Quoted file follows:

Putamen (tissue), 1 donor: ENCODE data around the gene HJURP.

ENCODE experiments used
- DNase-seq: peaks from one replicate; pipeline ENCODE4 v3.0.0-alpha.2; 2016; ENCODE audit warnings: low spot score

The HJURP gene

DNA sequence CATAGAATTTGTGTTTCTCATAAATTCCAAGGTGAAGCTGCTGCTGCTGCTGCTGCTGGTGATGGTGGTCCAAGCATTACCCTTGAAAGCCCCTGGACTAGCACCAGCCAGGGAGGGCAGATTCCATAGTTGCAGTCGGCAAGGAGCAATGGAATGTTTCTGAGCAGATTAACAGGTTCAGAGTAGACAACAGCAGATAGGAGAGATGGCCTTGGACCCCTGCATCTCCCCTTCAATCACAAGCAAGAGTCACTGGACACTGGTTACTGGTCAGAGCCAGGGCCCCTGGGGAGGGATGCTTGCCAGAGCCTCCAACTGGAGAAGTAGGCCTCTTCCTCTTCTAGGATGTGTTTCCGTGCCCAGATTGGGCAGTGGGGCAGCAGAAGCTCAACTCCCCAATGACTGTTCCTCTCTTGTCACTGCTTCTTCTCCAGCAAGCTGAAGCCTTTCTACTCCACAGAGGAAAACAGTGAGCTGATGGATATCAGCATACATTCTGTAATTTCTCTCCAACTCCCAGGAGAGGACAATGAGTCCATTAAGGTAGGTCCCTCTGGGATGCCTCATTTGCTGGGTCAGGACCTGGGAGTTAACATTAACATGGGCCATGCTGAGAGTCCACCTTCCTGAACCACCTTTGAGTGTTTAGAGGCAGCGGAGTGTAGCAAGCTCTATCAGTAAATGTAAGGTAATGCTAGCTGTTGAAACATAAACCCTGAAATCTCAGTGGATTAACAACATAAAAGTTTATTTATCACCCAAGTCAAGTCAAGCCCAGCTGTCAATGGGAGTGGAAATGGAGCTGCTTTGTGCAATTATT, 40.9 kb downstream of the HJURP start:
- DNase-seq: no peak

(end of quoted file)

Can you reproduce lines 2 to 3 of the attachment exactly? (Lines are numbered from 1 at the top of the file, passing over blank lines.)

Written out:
ENCODE experiments used
- DNase-seq: peaks from one replicate; pipeline ENCODE4 v3.0.0-alpha.2; 2016; ENCODE audit warnings: low spot score